songDuring this current political campaign season, and some others in recent years, we’ve seen several recording artists who have balked at the use of a particular song they have recorded when is has been used at a political rally.  As recently as this summer, for example, the Rolling Stones and the estate of George Harrison have insisted that Republican Presidential nominee Donald Trump stop using songs each had made famous many years ago.  This was also seen in the past when some advertisers used iconic pop/rock ‘n roll hits to feature their clients’ products and services.

As a passionate devotee of 60’s music, particularly that from the ‘British Invasion’, I rather enjoy hearing these familiar, favorite tunes pretty much whenever they are played.  And, I enjoy these songs as much for the words as the melodies.

Which I suspect is a fairly good reason we see advertisers and campaign managers choosing certain songs as part of the messaging they want to convey and the communications they want to accomplish.  If they enjoy it because of a catchy or relevant title, phrase or verse, they’re usually right that other people–particularly those of age ranges similar to their own—will also have positive responses when they hear their favorite, familiar riffs and refrains.

All of which then brings these diverse passions of the music these artists created ­– even if was quite different three, four or even five decades ago—on these recent collision courses in which an artist’s vision or intent and the intrinsic value a listener, or advertiser, or campaign manager may have.   And when you think about it, the artist and the advertiser (and of course, their clients) at one point or another all have a genuine interest in making money, profiting, and building their business.  The politician?  He or she are pursuing positive name-recognition and ultimately votes.

And for people like you and I?  Well, we seem to want a certain song (or two) to come on the radio when we’re driving so we can sing it out at the top of our lungs, or perhaps to enjoy again a fond memory.  Or we might want that song played at a time to pay tribute to someone we admire a great deal at a special occasion, such as a wedding, retirement, birthday or anniversary.  Many people also exercise vigorously to their favorite songs!

As you begin to consider the many ways in which we include music from professional artists, you also begin to see that the artists of today recognize the same thing that the artists of the past have:  We enjoy music, in some cases certain music very much and to the extent that we will pay for the ability to hear it again when we want to hear it the most.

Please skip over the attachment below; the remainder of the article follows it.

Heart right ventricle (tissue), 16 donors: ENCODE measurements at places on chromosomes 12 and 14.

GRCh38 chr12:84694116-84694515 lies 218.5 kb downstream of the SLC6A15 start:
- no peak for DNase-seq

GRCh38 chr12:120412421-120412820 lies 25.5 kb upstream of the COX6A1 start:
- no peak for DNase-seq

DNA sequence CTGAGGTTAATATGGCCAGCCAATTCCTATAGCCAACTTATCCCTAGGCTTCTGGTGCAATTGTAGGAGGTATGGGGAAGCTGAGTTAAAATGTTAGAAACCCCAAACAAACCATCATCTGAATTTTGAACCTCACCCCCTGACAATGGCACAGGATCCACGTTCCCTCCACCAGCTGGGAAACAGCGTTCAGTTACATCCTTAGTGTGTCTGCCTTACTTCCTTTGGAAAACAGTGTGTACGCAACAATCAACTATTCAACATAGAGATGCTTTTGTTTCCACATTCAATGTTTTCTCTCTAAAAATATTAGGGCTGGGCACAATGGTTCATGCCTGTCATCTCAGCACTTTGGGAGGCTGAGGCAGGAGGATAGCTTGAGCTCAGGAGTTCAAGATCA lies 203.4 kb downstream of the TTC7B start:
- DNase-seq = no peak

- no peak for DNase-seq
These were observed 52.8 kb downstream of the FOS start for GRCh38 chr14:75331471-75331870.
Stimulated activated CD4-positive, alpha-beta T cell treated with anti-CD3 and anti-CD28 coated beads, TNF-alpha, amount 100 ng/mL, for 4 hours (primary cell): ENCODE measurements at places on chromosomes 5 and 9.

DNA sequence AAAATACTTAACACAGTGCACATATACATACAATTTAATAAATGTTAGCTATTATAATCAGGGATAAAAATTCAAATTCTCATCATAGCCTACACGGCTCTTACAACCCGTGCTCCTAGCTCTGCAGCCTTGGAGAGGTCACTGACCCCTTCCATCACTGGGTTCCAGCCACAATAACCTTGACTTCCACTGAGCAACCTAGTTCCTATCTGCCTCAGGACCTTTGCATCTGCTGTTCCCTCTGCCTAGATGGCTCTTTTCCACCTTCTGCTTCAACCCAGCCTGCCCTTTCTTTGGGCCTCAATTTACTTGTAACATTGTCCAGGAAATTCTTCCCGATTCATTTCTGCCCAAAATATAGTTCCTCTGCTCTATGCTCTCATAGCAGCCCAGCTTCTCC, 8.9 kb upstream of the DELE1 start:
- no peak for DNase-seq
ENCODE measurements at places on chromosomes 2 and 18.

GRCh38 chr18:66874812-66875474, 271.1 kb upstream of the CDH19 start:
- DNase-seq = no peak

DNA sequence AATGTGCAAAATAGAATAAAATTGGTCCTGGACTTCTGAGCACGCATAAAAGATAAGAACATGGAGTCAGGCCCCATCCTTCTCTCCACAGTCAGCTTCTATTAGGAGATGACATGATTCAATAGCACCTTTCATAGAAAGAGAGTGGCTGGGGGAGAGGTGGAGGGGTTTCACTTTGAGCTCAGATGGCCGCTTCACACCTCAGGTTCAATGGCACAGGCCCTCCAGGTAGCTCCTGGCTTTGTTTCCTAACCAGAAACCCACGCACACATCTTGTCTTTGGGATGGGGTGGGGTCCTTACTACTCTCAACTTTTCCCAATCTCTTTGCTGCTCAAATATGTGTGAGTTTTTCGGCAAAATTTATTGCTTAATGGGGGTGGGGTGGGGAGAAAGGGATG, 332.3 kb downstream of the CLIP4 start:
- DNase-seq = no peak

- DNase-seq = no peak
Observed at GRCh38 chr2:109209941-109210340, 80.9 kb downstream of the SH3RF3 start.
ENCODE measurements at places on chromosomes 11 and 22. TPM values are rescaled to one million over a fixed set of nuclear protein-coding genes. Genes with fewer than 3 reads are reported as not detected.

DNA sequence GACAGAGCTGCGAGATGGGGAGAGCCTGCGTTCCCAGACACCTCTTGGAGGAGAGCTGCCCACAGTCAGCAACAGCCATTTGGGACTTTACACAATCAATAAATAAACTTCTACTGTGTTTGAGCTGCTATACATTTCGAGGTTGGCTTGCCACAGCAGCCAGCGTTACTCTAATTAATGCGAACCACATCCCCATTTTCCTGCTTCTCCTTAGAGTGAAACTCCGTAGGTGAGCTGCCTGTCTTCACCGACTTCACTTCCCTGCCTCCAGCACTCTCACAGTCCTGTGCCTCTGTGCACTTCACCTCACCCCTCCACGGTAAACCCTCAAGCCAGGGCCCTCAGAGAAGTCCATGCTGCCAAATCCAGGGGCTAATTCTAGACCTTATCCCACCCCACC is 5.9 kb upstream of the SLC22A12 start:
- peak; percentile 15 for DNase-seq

I do not attempt to defend any one politician, campaign, advertiser or manufacturer—but I have to ask this question for all of them and for all of us:  If we are offered and then pay for a legal product, in this case music, and that price includes the ability (licensing) to use the product to promote another lawful product or information campaign, should the very artist who enjoys the freedom from censorship to write, sing, record and sell that music have the ability to dictate who should be allowed to have it or use it?  Does that presumed authority not begin to rapidly encroach upon roughly the very same dangers that other forms of censorship risk us all to?

While every artist must have the privilege to think and create and present their ideologies in one form or another, be it sculpture or sound, canvass or dance, we the recipients of these created works must be diligent to preserve the availability for us to present them in turn as a representation of our own, more specific feelings, beliefs and ideals.

The special relationship we have with our artists is one that allows us to bring infinitely greater value beyond the price to appreciate these creations, and is as imperative to our freedoms as the standards that define our community.  That fundamental privilege to speak freely must be as completely available to the person to repeats the words of another—even in the original voice—as the artist who crafted it.


Pin It on Pinterest